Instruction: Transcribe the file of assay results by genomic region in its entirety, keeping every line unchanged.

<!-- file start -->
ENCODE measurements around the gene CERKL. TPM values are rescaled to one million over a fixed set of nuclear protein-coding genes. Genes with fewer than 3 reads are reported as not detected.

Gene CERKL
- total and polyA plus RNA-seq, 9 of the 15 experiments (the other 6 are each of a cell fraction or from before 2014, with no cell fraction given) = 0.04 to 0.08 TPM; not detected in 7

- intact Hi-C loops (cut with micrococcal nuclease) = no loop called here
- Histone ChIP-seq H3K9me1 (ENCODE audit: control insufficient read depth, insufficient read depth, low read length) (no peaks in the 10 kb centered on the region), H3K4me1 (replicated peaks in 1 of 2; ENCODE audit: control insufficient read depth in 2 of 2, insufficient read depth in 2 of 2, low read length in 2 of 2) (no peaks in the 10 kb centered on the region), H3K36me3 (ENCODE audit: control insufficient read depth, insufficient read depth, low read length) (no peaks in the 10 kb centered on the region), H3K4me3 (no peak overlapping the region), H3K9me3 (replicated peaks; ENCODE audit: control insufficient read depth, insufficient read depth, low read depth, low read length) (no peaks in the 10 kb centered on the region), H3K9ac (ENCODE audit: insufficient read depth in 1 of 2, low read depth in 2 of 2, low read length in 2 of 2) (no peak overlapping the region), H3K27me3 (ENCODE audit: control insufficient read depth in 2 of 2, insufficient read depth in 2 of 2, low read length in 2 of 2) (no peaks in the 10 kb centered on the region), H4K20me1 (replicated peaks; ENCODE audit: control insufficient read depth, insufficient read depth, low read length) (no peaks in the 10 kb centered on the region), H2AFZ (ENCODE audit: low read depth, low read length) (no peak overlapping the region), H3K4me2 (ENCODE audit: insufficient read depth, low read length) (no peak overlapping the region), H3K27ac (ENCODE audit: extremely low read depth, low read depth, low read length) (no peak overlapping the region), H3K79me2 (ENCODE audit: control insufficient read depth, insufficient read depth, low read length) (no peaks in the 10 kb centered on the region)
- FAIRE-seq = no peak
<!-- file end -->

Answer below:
ENCODE measurements around the gene CERKL. TPM values are rescaled to one million over a fixed set of nuclear protein-coding genes. Genes with fewer than 3 reads are reported as not detected.

Gene CERKL
- total and polyA plus RNA-seq, 9 of the 15 experiments (the other 6 are each of a cell fraction or from before 2014, with no cell fraction given) = 0.04 to 0.08 TPM; not detected in 7

- intact Hi-C loops (cut with micrococcal nuclease) = no loop called here
- Histone ChIP-seq H3K9me1 (ENCODE audit: control insufficient read depth, insufficient read depth, low read length) (no peaks in the 10 kb centered on the region), H3K4me1 (replicated peaks in 1 of 2; ENCODE audit: control insufficient read depth in 2 of 2, insufficient read depth in 2 of 2, low read length in 2 of 2) (no peaks in the 10 kb centered on the region), H3K36me3 (ENCODE audit: control insufficient read depth, insufficient read depth, low read length) (no peaks in the 10 kb centered on the region), H3K4me3 (no peak overlapping the region), H3K9me3 (replicated peaks; ENCODE audit: control insufficient read depth, insufficient read depth, low read depth, low read length) (no peaks in the 10 kb centered on the region), H3K9ac (ENCODE audit: insufficient read depth in 1 of 2, low read depth in 2 of 2, low read length in 2 of 2) (no peak overlapping the region), H3K27me3 (ENCODE audit: control insufficient read depth in 2 of 2, insufficient read depth in 2 of 2, low read length in 2 of 2) (no peaks in the 10 kb centered on the region), H4K20me1 (replicated peaks; ENCODE audit: control insufficient read depth, insufficient read depth, low read length) (no peaks in the 10 kb centered on the region), H2AFZ (ENCODE audit: low read depth, low read length) (no peak overlapping the region), H3K4me2 (ENCODE audit: insufficient read depth, low read length) (no peak overlapping the region), H3K27ac (ENCODE audit: extremely low read depth, low read depth, low read length) (no peak overlapping the region), H3K79me2 (ENCODE audit: control insufficient read depth, insufficient read depth, low read length) (no peaks in the 10 kb centered on the region)
- FAIRE-seq = no peak